A top White House official has been diagnosed with COVID-19, Bloomberg News reported on Monday morning.
The White House confirmed in a statement that National Security Adviser Robert O’Brien has contracted the virus but has “mild symptoms and has been self-isolating and working from a secure location off-site.”
Close to home
O’Brien is the highest-ranking Trump administration official to contract the virus, bringing the impact of the pandemic closer to home than ever for President Trump.
Bloomberg reported that O’Brien believes he contracted the disease after attending a family event while he was “taking a few days off from work.”
O’Brien reportedly has contracted a mild case, however, and is still running the National Security Council from home.
High-ranking White House officials and those in close contact with Trump and Pence are tested daily for the virus, and others entering the White House are screened for signs of disease before being granted entry.
Previously, the highest-ranking White House official to contract the virus was Mike Pence’s press secretary Katie Miller, who returned to work in late May after three weeks in isolation following her diagnosis.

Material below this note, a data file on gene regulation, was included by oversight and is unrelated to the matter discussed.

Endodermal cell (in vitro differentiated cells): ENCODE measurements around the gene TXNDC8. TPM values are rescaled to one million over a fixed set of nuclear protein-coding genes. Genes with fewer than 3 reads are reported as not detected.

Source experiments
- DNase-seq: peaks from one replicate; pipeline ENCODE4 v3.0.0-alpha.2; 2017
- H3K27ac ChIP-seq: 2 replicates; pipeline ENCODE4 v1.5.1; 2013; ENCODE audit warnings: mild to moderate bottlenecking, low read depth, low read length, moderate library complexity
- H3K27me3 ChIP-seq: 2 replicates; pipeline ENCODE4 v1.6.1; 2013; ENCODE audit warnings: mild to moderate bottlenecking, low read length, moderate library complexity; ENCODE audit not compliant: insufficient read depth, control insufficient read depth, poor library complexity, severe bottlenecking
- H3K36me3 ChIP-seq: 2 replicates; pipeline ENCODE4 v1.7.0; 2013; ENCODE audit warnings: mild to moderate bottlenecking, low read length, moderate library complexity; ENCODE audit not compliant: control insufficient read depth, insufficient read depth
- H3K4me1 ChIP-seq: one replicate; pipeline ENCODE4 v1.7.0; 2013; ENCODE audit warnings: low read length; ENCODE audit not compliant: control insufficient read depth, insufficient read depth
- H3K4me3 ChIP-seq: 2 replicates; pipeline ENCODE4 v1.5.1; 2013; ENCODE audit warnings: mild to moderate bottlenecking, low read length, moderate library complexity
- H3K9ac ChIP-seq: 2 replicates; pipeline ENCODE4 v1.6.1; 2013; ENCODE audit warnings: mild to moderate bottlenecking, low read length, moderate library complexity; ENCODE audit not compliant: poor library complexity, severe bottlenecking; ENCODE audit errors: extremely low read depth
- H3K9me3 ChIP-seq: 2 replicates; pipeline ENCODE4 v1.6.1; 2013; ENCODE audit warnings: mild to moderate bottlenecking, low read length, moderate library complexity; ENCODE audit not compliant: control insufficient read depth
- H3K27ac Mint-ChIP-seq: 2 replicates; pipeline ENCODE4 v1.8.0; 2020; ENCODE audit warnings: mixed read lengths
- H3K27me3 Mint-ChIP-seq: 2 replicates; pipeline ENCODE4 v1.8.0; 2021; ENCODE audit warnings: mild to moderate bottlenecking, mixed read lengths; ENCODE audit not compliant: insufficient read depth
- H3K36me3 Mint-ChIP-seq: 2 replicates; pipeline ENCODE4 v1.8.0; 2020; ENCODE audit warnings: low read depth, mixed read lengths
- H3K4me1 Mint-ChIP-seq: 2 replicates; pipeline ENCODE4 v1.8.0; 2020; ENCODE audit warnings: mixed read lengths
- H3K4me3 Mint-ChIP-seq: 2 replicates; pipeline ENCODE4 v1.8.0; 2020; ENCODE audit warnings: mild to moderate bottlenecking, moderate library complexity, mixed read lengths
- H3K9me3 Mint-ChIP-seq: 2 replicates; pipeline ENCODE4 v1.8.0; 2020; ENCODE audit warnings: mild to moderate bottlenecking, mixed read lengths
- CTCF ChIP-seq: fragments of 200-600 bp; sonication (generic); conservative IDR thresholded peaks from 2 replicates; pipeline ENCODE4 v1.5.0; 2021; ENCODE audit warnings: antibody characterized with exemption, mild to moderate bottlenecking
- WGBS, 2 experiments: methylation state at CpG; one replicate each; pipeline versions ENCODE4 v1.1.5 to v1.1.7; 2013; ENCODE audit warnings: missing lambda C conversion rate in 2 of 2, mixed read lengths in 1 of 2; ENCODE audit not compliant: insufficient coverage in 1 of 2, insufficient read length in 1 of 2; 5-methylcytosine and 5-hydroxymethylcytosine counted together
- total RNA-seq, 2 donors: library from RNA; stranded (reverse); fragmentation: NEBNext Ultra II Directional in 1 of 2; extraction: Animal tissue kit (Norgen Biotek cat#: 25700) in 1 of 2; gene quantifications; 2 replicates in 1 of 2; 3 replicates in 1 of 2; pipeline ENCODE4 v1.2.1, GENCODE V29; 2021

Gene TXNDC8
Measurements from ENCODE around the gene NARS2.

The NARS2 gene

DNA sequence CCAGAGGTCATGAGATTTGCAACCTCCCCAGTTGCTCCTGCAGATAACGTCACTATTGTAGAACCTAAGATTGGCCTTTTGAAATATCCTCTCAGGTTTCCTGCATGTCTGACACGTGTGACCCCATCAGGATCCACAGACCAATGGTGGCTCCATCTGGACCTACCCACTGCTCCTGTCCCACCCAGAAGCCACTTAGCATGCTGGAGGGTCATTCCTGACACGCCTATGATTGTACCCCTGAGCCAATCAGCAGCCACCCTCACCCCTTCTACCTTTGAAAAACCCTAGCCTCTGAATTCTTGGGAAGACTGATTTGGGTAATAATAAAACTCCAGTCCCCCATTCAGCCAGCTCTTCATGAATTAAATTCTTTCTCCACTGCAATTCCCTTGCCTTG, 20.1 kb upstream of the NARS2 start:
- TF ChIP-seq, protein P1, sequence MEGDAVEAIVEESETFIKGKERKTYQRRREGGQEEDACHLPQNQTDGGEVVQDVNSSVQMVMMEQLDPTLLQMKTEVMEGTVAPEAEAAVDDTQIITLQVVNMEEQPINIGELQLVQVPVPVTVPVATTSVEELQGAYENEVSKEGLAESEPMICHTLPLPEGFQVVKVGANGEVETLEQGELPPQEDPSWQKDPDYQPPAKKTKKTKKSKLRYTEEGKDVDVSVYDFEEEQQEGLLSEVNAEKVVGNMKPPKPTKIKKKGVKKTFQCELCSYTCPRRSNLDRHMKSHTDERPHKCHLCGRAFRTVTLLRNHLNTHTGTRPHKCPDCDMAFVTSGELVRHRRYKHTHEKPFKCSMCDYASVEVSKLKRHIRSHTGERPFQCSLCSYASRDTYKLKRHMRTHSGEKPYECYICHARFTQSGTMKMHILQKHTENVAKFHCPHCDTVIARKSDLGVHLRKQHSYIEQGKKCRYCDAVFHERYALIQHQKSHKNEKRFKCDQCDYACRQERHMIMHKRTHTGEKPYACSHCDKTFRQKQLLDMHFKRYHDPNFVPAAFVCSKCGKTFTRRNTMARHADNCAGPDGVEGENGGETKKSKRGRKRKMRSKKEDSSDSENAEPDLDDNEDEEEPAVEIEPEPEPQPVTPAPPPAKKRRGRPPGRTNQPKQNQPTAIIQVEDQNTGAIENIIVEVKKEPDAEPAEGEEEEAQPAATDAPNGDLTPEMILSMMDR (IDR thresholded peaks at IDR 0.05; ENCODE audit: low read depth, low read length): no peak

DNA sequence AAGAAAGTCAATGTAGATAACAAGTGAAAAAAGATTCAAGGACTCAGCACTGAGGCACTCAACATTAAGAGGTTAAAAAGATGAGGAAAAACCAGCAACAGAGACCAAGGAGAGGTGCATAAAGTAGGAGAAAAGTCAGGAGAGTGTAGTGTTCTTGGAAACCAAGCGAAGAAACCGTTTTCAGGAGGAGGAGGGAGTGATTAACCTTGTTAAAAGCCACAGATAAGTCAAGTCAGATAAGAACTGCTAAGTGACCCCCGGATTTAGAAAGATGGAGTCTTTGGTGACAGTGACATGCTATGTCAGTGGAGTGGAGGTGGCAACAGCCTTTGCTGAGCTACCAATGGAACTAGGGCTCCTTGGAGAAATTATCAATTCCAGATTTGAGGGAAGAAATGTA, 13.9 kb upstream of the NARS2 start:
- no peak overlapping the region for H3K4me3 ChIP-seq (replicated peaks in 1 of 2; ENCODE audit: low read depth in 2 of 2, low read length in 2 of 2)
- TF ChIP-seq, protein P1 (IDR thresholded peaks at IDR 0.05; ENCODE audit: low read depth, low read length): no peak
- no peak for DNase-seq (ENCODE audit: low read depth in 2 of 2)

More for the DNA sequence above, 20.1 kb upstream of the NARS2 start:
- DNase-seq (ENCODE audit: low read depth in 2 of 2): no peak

No risk to Trump
According to the White House statement, O’Brien has not had contact with President Trump or Vice President Pence in the last week and that there is “there is no risk of exposure” to either.
Breitbart News reported on Monday that “Brien was last photographed with Trump during a trip to Florida on July 10. Afterward, O’Brien traveled to France and met with fellow National Security advisors in the United Kingdom, France, Germany, and Italy.”
After a lull in COVID-19 worries in order to focus on Black Lives Matter protests for the better part of June, concerns about coronavirus have ramped up steeply in recent weeks.
President Trump has resumed his daily coronavirus press briefings after a nearly three-month hiatus. As COVID-19 cases rise in several new hotspots including California and Florida, President Trump warned that “it will probably unfortunately get worse before it gets better.”
According to the most recent data collected by Johns Hopkins University, since the beginning of the pandemic, there have been 4.2 million confirmed cases and 146,935 deaths.